Bernard Zweers was born in 1854 as the son of an Amsterdam book- and music shopkeeper and piano tuner. Although his father was an amateur singer, he strongly disapproved of his son’s musical interests, expecting him to follow him in the family business. Being fundamentally self-taught, he had some minor musical successes before his parents finally approved and sent him to study with Salomon Jadassohn in Leipzig in 1881-1883. Of crucial importance to Zweers' musical education was his first exposure to the work of Richard Wagner when he was present at the Berlin premiere of the Ring des Nibelungen, in 1881:
I, who never ventured farther than Nijmegen and who had never heard even a normal opera before, I was in Berlin, listening to Wagner's Ring! ... and I returned a full-blooded Wagnerian.
After his return, he became active in Dutch musical life and took on various appointments, including the conductorship of various choirs. However, due to deterioration of his hearing abilities and his own wish to concentrate on teaching, he relinquished most of these. From 1895 to 1922 he was head of teaching and composition at the Amsterdam conservatory but rather than impose his own music on his pupils, he left them the freedom to develop their own style - a break with the policies of his predecessor Johannes Verhulst. He became a highly esteemed, even revered teacher to a whole generation of Dutch composers.
Aside from his didactic abilities, Zweers was renowned for his sense of humour. At one meeting of the Dutch Musicians’ Association (Nederlandse Toonkunstenaars Vereeniging), Zweers’ Second Symphony was programmed along with Huyschenruyter’s Concert Overture. Just before the concert, Huyschenruyter approached Zweers to tell him how much he’d enjoyed his symphony (in rehearsal). After a moment’s silence, Zweers responded: “Sir, I have not heard your overture, but I am certain that my symphony is on a higher level”. Dumbstruck by this display of artist’s arrogance, Huyschenruyter stood silent until Zweers burst out laughing: “Of course, because your overture is in D, and my symphony is written in E flat!”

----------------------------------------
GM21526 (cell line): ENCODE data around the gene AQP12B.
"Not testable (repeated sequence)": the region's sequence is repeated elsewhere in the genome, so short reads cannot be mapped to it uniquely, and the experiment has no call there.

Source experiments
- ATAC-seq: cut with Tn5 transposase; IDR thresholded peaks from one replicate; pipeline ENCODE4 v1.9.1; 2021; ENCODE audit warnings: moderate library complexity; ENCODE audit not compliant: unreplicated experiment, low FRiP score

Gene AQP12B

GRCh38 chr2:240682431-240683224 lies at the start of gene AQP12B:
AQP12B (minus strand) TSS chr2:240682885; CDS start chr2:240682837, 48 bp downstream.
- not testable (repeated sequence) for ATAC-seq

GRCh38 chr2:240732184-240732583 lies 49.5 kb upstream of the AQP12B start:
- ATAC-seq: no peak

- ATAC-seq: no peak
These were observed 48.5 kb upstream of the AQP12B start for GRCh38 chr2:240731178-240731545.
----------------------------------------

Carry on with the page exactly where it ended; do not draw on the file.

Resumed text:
In 1907, the Leyden professor Pieter Blok published the last part of his History of the Dutch People, dedicated to the arts. However, he totally ignored music, claiming Dutch music did not possess any ‘national character’. The composer Johan Wagenaar published a rebuttal, in which he claimed that ‘true’ Dutch music could be characterised by a ‘simple, spirited or firm melody, by a sense of the cosy and quietly sensitive, a sharp rhythm and, finally, a sense of humour’. Wagenaar named two works as an example: Peter van Anrooy’s Piet Hein Rhapsody, an orchestral pot-boiler based on a popular song about the seventeenth century Dutch naval hero Piet Hein and Bernard Zweers’ Third Symphony, subtitled ‘To My Fatherland’. Indeed, Zweers could be said to be the most overtly nationalistic of all Dutch composers. Not in the sense that, like so many other European composers, he based his music exclusively on folk music, but more in his exploitation of national themes.
However, there is a strange dichotomy in Zweers’ ideas about music. On the one hand, he strived to develop a specifically Dutch brand of music, free from foreign influence. For instance, his vocal music only employs Dutch-language texts, and when it has a programme, that is frequently inspired by Dutch themes: Rembrandt, Vondel’s Gijsbrecht van Aemstel, Dutch landscapes, and so forth. His aim was the greater good of Dutch art, because “Never will art get a foothold with a people, when it uses a foreign language in song, or when it takes in art by means of foreign tongues”. On the other hand, the German influences in his music are undeniable. His Second Symphony is thoroughly Wagnerian; his Third gave him the epithet ‘the Dutch Bruckner’. One cannot imagine Zweers much appreciating that honour (and it really is undeserved as well, since the only Brucknerian thing about the work is its length).
That Third Symphony (1887-1889) was to become by far Zweers’ most famous work. Its large scale prohibited it from being performed very often and made publication expensive (the publisher A.A. Noske experienced a great loss as sales were poor), but the work was, and is, regarded as a milestone in the development of Dutch music, combining folk tunes with a lyrical description of Dutch landscapes. It was therefore unavoidable that Wagenaar should use it as an example of ‘typical’ Dutch music.